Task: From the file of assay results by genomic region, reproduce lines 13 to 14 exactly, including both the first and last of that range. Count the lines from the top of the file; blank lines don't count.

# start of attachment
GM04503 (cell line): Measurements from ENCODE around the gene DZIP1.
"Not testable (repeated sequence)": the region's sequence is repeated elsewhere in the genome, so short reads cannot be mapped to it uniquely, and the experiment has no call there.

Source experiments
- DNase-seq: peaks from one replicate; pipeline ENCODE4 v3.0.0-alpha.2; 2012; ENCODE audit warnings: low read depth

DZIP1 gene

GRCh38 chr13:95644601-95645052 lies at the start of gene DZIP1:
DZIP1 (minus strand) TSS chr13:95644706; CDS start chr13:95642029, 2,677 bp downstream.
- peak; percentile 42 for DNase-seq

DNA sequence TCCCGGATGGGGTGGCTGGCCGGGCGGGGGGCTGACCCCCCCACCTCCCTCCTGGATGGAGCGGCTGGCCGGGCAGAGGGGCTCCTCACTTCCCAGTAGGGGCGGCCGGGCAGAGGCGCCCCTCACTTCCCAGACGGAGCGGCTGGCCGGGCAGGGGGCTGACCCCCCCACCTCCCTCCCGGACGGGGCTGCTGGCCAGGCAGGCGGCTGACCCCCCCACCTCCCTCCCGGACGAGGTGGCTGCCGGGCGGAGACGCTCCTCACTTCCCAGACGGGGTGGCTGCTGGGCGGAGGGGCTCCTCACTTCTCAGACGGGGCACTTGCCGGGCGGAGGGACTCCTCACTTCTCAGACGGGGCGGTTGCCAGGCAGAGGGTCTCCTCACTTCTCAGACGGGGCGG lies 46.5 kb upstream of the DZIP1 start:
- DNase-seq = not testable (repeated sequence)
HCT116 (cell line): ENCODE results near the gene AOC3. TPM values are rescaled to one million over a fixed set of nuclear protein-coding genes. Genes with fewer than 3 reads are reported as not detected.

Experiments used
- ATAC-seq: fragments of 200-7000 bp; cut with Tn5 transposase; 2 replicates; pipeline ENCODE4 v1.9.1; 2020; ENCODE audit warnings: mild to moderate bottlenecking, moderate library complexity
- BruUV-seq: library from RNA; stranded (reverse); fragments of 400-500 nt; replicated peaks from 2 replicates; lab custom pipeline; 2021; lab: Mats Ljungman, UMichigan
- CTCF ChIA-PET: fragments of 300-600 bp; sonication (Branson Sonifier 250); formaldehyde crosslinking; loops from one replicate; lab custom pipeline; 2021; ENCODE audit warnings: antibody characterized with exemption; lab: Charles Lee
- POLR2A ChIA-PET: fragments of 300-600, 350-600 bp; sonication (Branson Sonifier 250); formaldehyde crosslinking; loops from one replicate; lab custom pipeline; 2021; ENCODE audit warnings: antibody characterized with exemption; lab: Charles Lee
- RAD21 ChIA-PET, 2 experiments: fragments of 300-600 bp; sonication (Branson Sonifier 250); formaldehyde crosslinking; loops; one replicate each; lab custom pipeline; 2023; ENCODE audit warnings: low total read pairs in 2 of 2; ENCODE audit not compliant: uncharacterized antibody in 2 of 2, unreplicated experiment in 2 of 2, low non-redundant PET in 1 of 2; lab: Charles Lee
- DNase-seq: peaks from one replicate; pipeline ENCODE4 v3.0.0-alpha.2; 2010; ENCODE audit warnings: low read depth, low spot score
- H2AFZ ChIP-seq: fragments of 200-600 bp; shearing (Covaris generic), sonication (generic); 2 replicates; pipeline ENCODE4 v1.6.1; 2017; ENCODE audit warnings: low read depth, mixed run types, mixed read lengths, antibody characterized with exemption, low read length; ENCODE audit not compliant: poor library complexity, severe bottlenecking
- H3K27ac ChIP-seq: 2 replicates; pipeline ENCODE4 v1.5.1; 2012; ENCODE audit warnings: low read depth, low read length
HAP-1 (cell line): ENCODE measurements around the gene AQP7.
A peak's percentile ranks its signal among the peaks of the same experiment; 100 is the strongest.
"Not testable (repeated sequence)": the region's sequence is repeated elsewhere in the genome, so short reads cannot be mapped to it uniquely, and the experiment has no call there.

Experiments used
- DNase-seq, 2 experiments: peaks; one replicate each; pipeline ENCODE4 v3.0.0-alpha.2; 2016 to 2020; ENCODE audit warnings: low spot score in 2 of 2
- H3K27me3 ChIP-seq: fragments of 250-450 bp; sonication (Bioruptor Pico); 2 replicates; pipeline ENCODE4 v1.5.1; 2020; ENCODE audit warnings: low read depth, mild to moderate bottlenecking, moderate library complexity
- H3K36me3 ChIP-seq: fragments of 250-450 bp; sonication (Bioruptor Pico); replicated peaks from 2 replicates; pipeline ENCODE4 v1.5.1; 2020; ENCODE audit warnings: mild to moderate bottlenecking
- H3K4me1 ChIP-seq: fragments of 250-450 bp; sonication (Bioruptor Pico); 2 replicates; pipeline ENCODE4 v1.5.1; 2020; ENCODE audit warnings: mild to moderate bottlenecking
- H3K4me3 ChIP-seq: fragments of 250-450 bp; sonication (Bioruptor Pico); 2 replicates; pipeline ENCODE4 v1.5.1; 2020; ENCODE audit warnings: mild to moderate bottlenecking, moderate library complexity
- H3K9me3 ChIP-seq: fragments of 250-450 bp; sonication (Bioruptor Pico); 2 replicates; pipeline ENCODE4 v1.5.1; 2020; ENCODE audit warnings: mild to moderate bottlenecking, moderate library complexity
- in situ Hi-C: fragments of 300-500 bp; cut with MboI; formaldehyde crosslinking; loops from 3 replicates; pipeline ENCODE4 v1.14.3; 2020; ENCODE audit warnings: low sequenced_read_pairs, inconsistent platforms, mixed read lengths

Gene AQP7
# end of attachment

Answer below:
- ATAC-seq: fragments of 200-7000 bp; cut with Tn5 transposase; 2 replicates; pipeline ENCODE4 v1.9.1; 2020; ENCODE audit warnings: mild to moderate bottlenecking, moderate library complexity
- BruUV-seq: library from RNA; stranded (reverse); fragments of 400-500 nt; replicated peaks from 2 replicates; lab custom pipeline; 2021; lab: Mats Ljungman, UMichigan